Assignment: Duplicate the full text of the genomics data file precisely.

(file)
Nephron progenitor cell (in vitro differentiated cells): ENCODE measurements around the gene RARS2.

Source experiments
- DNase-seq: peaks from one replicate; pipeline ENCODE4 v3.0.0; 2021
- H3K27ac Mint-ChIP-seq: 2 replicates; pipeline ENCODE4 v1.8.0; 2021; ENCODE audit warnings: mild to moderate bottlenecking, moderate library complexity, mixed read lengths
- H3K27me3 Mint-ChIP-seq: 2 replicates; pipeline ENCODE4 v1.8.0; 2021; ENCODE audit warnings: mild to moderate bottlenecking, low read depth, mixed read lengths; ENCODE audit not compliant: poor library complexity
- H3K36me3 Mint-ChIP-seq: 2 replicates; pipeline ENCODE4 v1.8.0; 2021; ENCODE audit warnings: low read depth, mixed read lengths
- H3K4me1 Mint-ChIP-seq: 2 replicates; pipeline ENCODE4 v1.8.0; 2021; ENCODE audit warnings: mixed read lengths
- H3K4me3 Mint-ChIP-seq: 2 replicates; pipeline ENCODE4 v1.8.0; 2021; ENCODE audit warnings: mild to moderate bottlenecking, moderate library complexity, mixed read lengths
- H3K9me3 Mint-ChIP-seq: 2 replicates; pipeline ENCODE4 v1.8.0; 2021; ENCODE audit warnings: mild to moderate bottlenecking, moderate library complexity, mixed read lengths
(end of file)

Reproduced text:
Nephron progenitor cell (in vitro differentiated cells): ENCODE measurements around the gene RARS2.

Source experiments
- DNase-seq: peaks from one replicate; pipeline ENCODE4 v3.0.0; 2021
- H3K27ac Mint-ChIP-seq: 2 replicates; pipeline ENCODE4 v1.8.0; 2021; ENCODE audit warnings: mild to moderate bottlenecking, moderate library complexity, mixed read lengths
- H3K27me3 Mint-ChIP-seq: 2 replicates; pipeline ENCODE4 v1.8.0; 2021; ENCODE audit warnings: mild to moderate bottlenecking, low read depth, mixed read lengths; ENCODE audit not compliant: poor library complexity
- H3K36me3 Mint-ChIP-seq: 2 replicates; pipeline ENCODE4 v1.8.0; 2021; ENCODE audit warnings: low read depth, mixed read lengths
- H3K4me1 Mint-ChIP-seq: 2 replicates; pipeline ENCODE4 v1.8.0; 2021; ENCODE audit warnings: mixed read lengths
- H3K4me3 Mint-ChIP-seq: 2 replicates; pipeline ENCODE4 v1.8.0; 2021; ENCODE audit warnings: mild to moderate bottlenecking, moderate library complexity, mixed read lengths
- H3K9me3 Mint-ChIP-seq: 2 replicates; pipeline ENCODE4 v1.8.0; 2021; ENCODE audit warnings: mild to moderate bottlenecking, moderate library complexity, mixed read lengths